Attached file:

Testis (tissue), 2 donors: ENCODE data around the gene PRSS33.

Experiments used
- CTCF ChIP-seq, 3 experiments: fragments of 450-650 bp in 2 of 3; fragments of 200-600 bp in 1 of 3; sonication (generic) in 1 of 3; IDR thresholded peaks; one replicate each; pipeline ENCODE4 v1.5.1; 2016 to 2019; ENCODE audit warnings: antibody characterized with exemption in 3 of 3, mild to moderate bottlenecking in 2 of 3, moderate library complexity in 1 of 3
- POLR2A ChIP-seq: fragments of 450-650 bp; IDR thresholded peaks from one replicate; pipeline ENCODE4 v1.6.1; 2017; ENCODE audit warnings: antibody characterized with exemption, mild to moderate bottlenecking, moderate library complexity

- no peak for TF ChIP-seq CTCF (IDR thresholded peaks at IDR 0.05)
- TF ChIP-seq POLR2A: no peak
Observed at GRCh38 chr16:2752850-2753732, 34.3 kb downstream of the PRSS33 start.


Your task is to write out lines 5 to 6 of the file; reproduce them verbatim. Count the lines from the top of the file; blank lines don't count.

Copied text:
- no peak for TF ChIP-seq CTCF (IDR thresholded peaks at IDR 0.05)
- TF ChIP-seq POLR2A: no peak